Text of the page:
Syndicated Loans

Second, another type of financing in emerging markets for large infrastructure projects is through syndicated loans (a “Credit Agreement”). In this type of loan, there is (i) a single borrower, the company or a sovereign government that is going to use the loan for a project, and  (ii) several international banks that are going to unload the loan in several installments or pursuant to the conditions established in the loan.

These types of loans are used commonly for large infrastructure projects, especially in circumstances where the project is too large, like a major infrastructure investment for a new airport, subway system or energy project, and the risk of default needs to be distributed between several lenders, or when the project needs a tailored-made lender with experience. Within these syndicated loans usually, a lead bank or underwriter takes part in this loan syndication transaction to guarantee risk mitigation and large exposure.

An international arbitration dispute could arise in case of an EoD established in the Credit Agreement. Nowadays, EoDs include violations of international sanctions, like the ones issued by the United States Treasury Department through the Office of Foreign Assets Control (OFAC), or the Council of the European Union, due to violations of human rights, corruption, and deterioration of democracy in emerging markets. Also, these include trade embargoes or restrictive measures imposed, administered or enforced from time to time by any sanctions authority.

Under the EoDs if the loan proceeds are used by any person, company or government subject to or target of sanctions, or located in a sanctioned jurisdiction the EoD could be violated. Other EoDs include the failure to pay any principal of or interest under the Credit Agreement, if the governmental authority imposes control exchanges affecting the compliance with payments in foreign exchange that would be applicable to the Credit Agreement, or takes any action to condemn, seize, nationalize, expropriate or appropriate all or any substantial part of the property of any loan party, either with or without payment of compensation an EoD could be violated.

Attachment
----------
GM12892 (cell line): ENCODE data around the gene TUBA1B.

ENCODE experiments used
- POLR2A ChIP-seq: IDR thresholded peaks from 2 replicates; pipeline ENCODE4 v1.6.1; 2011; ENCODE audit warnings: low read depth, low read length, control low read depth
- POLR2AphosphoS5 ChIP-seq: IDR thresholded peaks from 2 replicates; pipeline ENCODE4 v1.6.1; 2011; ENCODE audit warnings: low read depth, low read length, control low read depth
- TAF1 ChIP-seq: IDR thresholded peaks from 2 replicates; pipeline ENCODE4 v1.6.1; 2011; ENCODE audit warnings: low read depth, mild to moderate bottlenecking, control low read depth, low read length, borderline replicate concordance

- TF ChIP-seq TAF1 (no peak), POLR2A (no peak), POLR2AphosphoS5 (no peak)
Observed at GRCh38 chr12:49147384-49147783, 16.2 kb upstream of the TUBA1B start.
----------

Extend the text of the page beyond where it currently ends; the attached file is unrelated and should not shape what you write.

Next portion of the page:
An example of projects where this type of disputes may arise is China National Petroleum Corp.’s (CNPC) and Total SA’s withdrawal of their participation in Iran’s biggest natural project between 2018 and 2019 because the Trump administration abandoned the 2015 nuclear accord (the “Joint Comprehensive Plan of Action”) and re-imposed sanctions on Iran. The project was the largest infrastructure development in Iran being developed by foreign investors. In this case, an international arbitration could arise if the credit agreements for the development of the infrastructure project in Iran are conditioned upon sanctions under the EoDs, which could generate disputes regarding the interpretation and extent of the sanctions events within the credit agreements.

Thus, under these scenarios complex international arbitrations might arise within emerging markets involving financial transactions like gold swaps between Central Banks and investment banks, and syndicated loans among governments, its instrumentalities, mayor international companies, and banks.


The views contained in this article only express a personal scenario on possible international arbitration trends.